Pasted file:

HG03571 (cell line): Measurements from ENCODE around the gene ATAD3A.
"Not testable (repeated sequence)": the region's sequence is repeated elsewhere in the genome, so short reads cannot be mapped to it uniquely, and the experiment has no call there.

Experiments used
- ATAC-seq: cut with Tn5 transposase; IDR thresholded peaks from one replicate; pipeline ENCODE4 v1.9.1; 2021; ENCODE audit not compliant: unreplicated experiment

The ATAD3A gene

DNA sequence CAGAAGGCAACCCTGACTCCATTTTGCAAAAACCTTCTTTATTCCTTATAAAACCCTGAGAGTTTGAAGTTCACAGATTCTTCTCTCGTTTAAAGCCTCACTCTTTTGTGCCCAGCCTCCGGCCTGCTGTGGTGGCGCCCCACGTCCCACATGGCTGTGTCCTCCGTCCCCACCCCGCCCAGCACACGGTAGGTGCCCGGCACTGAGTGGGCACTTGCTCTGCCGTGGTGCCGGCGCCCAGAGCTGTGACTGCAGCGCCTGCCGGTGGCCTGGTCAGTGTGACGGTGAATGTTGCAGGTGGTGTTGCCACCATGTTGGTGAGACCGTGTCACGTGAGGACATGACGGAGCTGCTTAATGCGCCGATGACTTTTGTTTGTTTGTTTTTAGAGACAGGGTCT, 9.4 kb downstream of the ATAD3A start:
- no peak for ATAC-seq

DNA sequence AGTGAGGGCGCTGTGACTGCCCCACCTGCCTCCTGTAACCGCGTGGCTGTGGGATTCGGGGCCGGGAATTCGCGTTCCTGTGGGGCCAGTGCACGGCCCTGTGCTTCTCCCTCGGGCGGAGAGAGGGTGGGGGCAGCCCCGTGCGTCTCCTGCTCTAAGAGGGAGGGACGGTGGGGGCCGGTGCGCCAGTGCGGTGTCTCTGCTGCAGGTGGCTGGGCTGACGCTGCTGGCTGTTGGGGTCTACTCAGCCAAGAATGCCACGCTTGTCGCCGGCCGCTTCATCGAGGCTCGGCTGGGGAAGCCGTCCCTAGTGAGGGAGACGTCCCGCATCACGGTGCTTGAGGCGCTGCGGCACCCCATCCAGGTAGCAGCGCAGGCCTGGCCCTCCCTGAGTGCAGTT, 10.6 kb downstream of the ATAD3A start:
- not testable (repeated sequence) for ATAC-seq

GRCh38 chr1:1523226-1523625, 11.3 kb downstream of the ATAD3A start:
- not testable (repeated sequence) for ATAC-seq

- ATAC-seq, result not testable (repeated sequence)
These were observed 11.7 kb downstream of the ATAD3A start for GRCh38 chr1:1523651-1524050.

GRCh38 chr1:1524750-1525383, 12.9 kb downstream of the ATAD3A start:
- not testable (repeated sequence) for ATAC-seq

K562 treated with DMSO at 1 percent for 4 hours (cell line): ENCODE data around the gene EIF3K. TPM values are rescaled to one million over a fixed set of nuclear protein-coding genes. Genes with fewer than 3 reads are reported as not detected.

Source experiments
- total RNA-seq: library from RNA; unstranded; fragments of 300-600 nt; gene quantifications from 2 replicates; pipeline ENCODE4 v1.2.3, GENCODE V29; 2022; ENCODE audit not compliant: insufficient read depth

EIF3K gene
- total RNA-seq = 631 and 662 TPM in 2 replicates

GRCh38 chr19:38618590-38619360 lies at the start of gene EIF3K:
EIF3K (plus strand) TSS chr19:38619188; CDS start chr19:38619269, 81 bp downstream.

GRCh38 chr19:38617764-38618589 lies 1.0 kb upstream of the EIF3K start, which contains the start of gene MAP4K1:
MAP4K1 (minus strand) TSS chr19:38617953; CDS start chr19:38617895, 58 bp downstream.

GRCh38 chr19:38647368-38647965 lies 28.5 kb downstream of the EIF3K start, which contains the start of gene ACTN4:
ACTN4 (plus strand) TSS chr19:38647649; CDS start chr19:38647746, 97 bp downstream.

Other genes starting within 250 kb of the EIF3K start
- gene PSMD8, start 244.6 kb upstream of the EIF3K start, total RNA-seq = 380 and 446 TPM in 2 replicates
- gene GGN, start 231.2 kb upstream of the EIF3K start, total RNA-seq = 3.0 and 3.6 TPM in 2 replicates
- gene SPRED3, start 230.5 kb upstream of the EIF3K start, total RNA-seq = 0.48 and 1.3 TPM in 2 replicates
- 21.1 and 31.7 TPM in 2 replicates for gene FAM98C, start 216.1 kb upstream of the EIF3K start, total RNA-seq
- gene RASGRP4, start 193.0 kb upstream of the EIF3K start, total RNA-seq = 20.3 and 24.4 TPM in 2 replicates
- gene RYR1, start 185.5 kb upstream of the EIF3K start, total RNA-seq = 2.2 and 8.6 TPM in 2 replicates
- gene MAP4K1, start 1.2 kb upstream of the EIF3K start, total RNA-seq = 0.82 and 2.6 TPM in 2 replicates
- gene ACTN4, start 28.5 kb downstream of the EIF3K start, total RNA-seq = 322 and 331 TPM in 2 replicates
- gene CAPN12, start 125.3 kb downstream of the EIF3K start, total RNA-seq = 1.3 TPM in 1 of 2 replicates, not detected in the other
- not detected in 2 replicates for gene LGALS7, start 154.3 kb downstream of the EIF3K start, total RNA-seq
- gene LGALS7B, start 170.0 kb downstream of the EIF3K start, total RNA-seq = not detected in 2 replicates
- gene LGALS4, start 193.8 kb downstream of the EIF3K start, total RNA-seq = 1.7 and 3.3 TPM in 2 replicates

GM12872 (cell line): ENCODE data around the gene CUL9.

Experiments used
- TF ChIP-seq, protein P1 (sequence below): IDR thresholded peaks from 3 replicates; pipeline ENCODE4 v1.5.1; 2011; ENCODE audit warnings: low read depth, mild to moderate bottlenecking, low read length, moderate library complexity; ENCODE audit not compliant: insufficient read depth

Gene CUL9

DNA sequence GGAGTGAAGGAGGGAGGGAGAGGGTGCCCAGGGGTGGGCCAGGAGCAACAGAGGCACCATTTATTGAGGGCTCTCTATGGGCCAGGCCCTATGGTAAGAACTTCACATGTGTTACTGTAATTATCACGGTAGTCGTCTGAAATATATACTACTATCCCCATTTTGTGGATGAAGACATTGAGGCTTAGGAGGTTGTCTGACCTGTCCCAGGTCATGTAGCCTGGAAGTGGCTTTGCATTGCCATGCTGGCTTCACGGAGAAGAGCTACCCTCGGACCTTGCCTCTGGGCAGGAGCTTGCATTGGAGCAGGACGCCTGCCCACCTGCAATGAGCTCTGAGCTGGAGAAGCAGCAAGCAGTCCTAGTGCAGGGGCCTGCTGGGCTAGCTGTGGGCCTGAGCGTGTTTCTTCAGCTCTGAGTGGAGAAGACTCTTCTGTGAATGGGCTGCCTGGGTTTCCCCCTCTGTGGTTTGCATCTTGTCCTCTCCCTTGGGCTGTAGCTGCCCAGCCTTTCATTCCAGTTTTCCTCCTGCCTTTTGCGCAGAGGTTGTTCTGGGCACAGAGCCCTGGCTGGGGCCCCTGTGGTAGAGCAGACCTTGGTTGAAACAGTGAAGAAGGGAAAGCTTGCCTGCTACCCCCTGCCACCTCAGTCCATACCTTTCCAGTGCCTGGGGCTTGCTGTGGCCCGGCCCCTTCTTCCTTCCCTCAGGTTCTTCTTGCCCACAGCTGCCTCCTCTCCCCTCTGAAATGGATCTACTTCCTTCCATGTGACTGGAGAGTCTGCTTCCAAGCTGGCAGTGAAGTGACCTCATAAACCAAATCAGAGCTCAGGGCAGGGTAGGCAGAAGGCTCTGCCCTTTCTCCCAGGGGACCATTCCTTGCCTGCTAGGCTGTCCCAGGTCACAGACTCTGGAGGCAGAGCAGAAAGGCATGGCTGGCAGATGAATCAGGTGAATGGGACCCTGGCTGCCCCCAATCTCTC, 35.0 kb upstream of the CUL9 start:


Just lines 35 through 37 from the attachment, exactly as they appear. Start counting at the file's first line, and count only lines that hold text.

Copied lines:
- gene ACTN4, start 28.5 kb downstream of the EIF3K start, total RNA-seq = 322 and 331 TPM in 2 replicates
- gene CAPN12, start 125.3 kb downstream of the EIF3K start, total RNA-seq = 1.3 TPM in 1 of 2 replicates, not detected in the other
- not detected in 2 replicates for gene LGALS7, start 154.3 kb downstream of the EIF3K start, total RNA-seq